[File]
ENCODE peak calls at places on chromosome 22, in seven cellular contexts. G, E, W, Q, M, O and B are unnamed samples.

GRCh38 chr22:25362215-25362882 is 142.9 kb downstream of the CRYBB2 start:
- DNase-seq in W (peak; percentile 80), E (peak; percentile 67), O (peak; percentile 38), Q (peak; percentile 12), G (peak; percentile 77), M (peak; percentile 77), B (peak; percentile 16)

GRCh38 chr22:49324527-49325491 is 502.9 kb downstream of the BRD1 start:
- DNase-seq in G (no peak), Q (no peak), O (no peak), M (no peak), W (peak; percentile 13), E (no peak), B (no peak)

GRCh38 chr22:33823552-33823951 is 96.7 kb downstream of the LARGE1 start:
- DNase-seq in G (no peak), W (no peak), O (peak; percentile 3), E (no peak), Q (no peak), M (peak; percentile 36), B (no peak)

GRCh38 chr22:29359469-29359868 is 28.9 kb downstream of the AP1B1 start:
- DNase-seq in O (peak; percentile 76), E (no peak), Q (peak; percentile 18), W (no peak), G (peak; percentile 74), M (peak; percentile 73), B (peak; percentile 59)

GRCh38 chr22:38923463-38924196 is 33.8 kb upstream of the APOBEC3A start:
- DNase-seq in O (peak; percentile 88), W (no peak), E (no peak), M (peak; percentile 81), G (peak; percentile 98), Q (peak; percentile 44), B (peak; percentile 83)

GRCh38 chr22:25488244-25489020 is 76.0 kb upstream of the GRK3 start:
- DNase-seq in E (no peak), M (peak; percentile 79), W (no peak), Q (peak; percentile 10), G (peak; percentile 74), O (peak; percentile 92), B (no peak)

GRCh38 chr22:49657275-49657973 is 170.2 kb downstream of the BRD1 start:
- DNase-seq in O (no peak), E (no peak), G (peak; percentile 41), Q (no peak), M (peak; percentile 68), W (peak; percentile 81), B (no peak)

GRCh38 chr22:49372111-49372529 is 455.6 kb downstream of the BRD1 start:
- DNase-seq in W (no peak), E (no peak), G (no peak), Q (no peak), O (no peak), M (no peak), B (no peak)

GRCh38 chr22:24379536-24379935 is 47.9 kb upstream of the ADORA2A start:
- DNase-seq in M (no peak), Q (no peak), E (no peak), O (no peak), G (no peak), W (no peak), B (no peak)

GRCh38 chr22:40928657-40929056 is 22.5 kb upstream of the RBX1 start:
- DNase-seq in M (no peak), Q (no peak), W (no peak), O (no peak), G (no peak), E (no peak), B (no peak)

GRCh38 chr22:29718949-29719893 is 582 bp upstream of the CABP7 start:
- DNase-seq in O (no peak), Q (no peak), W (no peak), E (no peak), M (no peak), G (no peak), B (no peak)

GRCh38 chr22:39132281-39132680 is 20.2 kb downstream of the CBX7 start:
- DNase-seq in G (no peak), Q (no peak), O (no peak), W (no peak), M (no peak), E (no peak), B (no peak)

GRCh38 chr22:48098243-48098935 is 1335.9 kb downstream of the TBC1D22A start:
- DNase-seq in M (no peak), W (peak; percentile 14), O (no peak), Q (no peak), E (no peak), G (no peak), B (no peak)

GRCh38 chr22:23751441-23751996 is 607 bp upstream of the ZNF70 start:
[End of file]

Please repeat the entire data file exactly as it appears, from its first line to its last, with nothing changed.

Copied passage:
ENCODE peak calls at places on chromosome 22, in seven cellular contexts. G, E, W, Q, M, O and B are unnamed samples.

GRCh38 chr22:25362215-25362882 is 142.9 kb downstream of the CRYBB2 start:
- DNase-seq in W (peak; percentile 80), E (peak; percentile 67), O (peak; percentile 38), Q (peak; percentile 12), G (peak; percentile 77), M (peak; percentile 77), B (peak; percentile 16)

GRCh38 chr22:49324527-49325491 is 502.9 kb downstream of the BRD1 start:
- DNase-seq in G (no peak), Q (no peak), O (no peak), M (no peak), W (peak; percentile 13), E (no peak), B (no peak)

GRCh38 chr22:33823552-33823951 is 96.7 kb downstream of the LARGE1 start:
- DNase-seq in G (no peak), W (no peak), O (peak; percentile 3), E (no peak), Q (no peak), M (peak; percentile 36), B (no peak)

GRCh38 chr22:29359469-29359868 is 28.9 kb downstream of the AP1B1 start:
- DNase-seq in O (peak; percentile 76), E (no peak), Q (peak; percentile 18), W (no peak), G (peak; percentile 74), M (peak; percentile 73), B (peak; percentile 59)

GRCh38 chr22:38923463-38924196 is 33.8 kb upstream of the APOBEC3A start:
- DNase-seq in O (peak; percentile 88), W (no peak), E (no peak), M (peak; percentile 81), G (peak; percentile 98), Q (peak; percentile 44), B (peak; percentile 83)

GRCh38 chr22:25488244-25489020 is 76.0 kb upstream of the GRK3 start:
- DNase-seq in E (no peak), M (peak; percentile 79), W (no peak), Q (peak; percentile 10), G (peak; percentile 74), O (peak; percentile 92), B (no peak)

GRCh38 chr22:49657275-49657973 is 170.2 kb downstream of the BRD1 start:
- DNase-seq in O (no peak), E (no peak), G (peak; percentile 41), Q (no peak), M (peak; percentile 68), W (peak; percentile 81), B (no peak)

GRCh38 chr22:49372111-49372529 is 455.6 kb downstream of the BRD1 start:
- DNase-seq in W (no peak), E (no peak), G (no peak), Q (no peak), O (no peak), M (no peak), B (no peak)

GRCh38 chr22:24379536-24379935 is 47.9 kb upstream of the ADORA2A start:
- DNase-seq in M (no peak), Q (no peak), E (no peak), O (no peak), G (no peak), W (no peak), B (no peak)

GRCh38 chr22:40928657-40929056 is 22.5 kb upstream of the RBX1 start:
- DNase-seq in M (no peak), Q (no peak), W (no peak), O (no peak), G (no peak), E (no peak), B (no peak)

GRCh38 chr22:29718949-29719893 is 582 bp upstream of the CABP7 start:
- DNase-seq in O (no peak), Q (no peak), W (no peak), E (no peak), M (no peak), G (no peak), B (no peak)

GRCh38 chr22:39132281-39132680 is 20.2 kb downstream of the CBX7 start:
- DNase-seq in G (no peak), Q (no peak), O (no peak), W (no peak), M (no peak), E (no peak), B (no peak)

GRCh38 chr22:48098243-48098935 is 1335.9 kb downstream of the TBC1D22A start:
- DNase-seq in M (no peak), W (peak; percentile 14), O (no peak), Q (no peak), E (no peak), G (no peak), B (no peak)

GRCh38 chr22:23751441-23751996 is 607 bp upstream of the ZNF70 start: